TAIPEI • Taiwan's richest man Terry Gou yesterday said he would cede control of tech giant Foxconn to a committee, leaving the Apple supplier in uncharted waters while he runs for president.
Billionaire Gou has been at the helm of Foxconn, the world's largest electronics assembler, for more than four decades but has set his sights on becoming Taiwan's next president.
Those political aspirations come at a sensitive time for a company that is acutely vulnerable to the US-China trade war.
Taiwan goes to the polls in January, with the contest set to be dominated by relations with China.
Mr Gou - whose company is China's largest private employer - is seeking to run on the Beijing-friendly Kuomintang (KMT) ticket, although he still has to win its nomination.
As that contest intensifies, Mr Gou announced plans to hand the reins at Foxconn to a nine-member committee of trusted lieutenants.
"For the past 40 years of my life, I was like a bull and I fought for Hon Hai," Mr Gou said at a shareholder meeting yesterday, using Foxconn's official name.
"Now I am letting go of Hon Hai," he said, adding he is now going to "fight for the future of Taiwan".
Foxconn assembles gadgets for major brands, including Apple and Huawei.
Most of Mr Gou's investments are in China; he employs more than one million workers in the country where cheap labour helped fuel his company's meteoric rise.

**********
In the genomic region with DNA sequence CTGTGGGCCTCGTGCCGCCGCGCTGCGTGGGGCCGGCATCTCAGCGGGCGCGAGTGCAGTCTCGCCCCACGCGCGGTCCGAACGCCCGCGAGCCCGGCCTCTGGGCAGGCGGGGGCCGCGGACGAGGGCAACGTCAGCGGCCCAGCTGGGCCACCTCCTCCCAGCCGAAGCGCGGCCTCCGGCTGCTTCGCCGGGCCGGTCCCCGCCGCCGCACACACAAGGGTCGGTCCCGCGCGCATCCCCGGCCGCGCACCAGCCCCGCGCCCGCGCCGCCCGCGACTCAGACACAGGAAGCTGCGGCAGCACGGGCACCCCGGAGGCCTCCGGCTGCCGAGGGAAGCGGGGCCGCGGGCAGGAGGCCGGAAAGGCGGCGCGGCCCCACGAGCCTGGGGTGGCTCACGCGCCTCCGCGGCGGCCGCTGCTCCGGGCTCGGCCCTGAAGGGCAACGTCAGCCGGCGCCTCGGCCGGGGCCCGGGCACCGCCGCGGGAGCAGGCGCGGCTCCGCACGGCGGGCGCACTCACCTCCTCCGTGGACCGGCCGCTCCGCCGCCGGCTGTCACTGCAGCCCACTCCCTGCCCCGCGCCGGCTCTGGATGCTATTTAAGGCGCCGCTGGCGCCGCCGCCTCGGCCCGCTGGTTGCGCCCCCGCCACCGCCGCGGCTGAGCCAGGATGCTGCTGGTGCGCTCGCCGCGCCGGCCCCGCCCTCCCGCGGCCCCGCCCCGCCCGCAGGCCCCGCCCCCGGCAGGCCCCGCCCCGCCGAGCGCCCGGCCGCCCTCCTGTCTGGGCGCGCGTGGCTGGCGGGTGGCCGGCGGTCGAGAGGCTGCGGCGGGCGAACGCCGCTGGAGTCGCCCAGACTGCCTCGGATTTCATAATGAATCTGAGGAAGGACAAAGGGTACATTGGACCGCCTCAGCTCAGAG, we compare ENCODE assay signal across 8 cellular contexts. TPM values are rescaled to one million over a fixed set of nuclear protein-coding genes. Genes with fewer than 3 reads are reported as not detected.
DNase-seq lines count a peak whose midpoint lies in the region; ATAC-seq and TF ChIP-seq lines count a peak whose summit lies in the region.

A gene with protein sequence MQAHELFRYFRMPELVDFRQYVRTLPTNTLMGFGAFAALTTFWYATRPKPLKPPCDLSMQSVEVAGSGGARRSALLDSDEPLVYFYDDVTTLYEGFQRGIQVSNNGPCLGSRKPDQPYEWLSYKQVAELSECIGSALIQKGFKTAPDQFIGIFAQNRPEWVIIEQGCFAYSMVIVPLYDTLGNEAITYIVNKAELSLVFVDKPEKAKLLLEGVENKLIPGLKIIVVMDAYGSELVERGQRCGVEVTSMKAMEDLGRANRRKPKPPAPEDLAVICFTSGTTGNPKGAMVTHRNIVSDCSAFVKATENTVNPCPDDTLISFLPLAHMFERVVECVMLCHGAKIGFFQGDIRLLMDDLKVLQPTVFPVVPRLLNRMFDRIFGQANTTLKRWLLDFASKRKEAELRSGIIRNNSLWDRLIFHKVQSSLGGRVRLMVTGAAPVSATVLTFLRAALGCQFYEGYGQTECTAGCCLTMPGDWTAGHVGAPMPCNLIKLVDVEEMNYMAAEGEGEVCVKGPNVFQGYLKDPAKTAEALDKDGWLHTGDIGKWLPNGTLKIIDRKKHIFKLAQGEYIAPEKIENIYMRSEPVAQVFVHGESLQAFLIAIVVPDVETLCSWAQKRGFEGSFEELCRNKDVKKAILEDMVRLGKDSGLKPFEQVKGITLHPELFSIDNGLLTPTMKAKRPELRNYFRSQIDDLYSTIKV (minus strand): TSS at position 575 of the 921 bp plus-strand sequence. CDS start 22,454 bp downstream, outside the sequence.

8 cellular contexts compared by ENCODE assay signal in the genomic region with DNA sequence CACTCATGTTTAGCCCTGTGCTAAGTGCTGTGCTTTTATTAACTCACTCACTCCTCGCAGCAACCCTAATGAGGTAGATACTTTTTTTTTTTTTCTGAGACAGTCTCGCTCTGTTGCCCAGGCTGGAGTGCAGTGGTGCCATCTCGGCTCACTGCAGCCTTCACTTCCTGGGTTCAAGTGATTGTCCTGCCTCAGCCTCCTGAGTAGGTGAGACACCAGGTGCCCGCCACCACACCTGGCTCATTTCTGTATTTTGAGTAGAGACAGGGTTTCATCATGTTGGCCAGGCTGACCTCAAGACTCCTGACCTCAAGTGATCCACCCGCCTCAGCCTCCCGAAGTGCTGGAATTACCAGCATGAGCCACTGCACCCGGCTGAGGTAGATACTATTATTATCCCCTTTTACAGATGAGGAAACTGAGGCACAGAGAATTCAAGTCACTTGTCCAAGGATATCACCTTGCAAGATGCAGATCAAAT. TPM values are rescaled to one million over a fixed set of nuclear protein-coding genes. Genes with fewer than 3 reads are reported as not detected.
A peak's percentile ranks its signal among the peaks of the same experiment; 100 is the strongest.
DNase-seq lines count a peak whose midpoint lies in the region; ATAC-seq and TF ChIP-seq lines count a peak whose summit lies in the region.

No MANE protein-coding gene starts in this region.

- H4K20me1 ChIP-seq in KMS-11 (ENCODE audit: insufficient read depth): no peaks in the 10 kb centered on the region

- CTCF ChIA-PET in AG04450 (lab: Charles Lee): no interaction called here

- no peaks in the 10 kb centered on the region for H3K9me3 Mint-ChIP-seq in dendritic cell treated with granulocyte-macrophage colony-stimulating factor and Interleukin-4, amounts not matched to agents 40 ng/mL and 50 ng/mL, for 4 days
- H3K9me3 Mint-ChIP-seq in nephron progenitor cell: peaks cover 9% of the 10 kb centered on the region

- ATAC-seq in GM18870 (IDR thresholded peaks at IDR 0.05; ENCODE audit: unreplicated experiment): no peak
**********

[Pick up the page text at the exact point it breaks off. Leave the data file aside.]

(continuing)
His foray into politics began in April, when he announced that the sea goddess Matsu had encouraged him to run for the presidency.
His chief challenger within the KMT is Mr Han Kuo-yu, a populist local mayor and political outsider who has drawn huge rallies of supporters in recent months.
The KMT primary is expected to be announced in mid-July.
Whoever wins will be up against President Tsai Ing-wen, who is seeking a second term. She hails from the more anti-China Democratic Progressive Party.
Since Ms Tsai's 2016 election, Beijing has cut communication with her government, ramped up military drills and poached several of Taiwan's dwindling diplomatic allies because she refuses to acknowledge the self-ruled island is part of "one China".
Mr Gou and Mr Han have spoken of wanting to reset ties with Beijing.
Critics accuse both men of being too close to China's leaders while Mr Gou's huge investments there have raised fears of a conflict of interest.
In a statement to the stock exchange, Foxconn said that Mr Liu Yang-wei, who previously led the semiconductor unit, is the new chairman.